Results 1 to 8 of 8
  1. #1

    At the grill vs at the air handler filters

    I recently called our HVAC installer to ask about putting a 4" or 5" airfilter at the air handler (I think right term) after reading about the problems with the 1" filter we have now.

    He told me we could also get a 4" filter that he could install where our 1" filter is now (behind the grate in the walls or ceiling). I looked around but did not see any mention of that here. Are there any opinions about these?

    We have several different size intakes, anywhere from a 12x12 to a 16x25, so I assume they come in all different types of sizes.

    From what he said the installation is much less expensive, but since you have to buy more of them the cost adds up.

    Are there any opinions about these?

    Thanks...

    CT

  2. #2
    Join Date
    Aug 2003
    Posts
    907
    The closer to the air handler, the less leakage of air and dust there should be (is that an issue in your system?). Personally I would rather not have a bunch of different sizes to hunt down, but it depends on the price difference... It depends on your personal equation for cost vs inconvenience.

  3. #3
    Join Date
    Jun 2007
    Location
    south carolina
    Posts
    176
    The filters your talking about are pretty good however your on the right track with your thoughts on price. Also if the filters are in the grill then the duct work between the airhandler and the grill is subject to higher static preassure. Also if you leek air then it wont be filtered unless your filter is at the airhandler. The only reason i can think of for the grills is easy access so if this isnt an issue probably best to go in at the airhandler.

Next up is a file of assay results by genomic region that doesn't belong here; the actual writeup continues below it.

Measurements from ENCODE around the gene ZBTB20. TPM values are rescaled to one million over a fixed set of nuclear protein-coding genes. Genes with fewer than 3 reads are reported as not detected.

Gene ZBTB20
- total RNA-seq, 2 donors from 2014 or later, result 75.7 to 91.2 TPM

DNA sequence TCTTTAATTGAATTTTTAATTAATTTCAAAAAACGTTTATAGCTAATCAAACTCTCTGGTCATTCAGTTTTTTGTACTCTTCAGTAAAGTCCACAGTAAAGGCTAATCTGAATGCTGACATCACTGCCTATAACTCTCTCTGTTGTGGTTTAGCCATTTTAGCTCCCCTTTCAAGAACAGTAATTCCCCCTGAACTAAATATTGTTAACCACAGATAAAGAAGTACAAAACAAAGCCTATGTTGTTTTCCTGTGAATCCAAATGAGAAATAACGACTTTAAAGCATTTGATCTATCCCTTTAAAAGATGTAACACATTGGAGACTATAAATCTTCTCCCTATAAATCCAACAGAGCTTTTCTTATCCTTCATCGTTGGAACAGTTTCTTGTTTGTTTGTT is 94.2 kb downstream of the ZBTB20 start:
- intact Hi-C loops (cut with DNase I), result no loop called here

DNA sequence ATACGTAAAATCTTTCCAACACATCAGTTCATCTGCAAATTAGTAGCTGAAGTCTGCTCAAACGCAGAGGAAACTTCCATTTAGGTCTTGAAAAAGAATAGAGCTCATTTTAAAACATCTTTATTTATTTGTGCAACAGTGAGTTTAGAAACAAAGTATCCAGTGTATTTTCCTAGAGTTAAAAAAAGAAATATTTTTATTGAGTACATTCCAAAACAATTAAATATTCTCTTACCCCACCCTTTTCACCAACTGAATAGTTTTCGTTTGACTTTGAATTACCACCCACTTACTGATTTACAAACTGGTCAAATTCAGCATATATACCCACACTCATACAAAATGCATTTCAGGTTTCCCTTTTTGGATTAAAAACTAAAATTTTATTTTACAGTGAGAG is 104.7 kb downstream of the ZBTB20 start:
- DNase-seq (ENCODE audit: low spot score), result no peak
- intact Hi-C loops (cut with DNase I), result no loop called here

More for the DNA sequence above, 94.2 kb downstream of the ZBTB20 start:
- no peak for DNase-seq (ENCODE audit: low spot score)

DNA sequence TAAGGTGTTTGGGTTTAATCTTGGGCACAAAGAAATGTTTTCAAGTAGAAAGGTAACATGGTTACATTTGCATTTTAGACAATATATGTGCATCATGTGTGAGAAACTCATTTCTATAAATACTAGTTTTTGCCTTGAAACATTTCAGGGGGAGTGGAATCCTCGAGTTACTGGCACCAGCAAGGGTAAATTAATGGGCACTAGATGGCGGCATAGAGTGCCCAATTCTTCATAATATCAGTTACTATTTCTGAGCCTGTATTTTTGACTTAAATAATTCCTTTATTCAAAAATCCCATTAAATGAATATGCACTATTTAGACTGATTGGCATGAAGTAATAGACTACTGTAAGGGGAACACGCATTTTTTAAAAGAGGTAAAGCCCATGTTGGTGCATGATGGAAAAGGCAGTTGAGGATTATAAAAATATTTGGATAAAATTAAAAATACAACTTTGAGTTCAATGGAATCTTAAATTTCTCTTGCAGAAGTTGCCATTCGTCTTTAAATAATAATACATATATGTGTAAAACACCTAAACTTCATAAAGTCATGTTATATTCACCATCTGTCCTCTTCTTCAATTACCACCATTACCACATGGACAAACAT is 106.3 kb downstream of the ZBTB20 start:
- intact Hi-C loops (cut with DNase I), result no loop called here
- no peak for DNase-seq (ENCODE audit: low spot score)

4. #4
    Join Date
    Jul 2007
    Location
    Tulsa, OK
    Posts
    990
    Filtering at the return air grill is the best option. Yes high static can apply from it but who does'nt have it already? Unless a master pro more or less did your install and fine tuned and balanced your system and I extremely doubt it was. So that leaves a very simple reasoning left in regards to the dirt removed. Next time your somewhere and it is feasible to ask a friend, have them remove the filter at there grill and you most likelly will see the amount of dirt is almost none clinging to the plenum box and connected duct. Now look at yours if your is filtered at the furnace. About 2 lbs just where you can see before it disappears down the duct. Which do you prefer? In 30 years I've seen maybe 10 homes that had good static through out including all the ducts. I suggest you replace filters no matter the location every 30 days and make it a habit even if they look clean. If you have a new home and do this, your system never gets the neglect to get dirty.

  5. #5
    Join Date
    Jan 2004
    Location
    Lancaster PA
    Posts
    68,586
    If you have multiple returns. Then you might get longer life span out of some of the filters then others. Cost will be up, but so might air quality.

    Static is more of a concern then you might have been left to believe.
    The static with 4" filters could be enough that you can't cool or heat your house at OD design temps.

    Also, if your return duct has excess leakage,( they all leak ) the grille filters will increase the amount of air that the return duct pulls from unconditioned areas. Causing your heating and cooling bill to rise.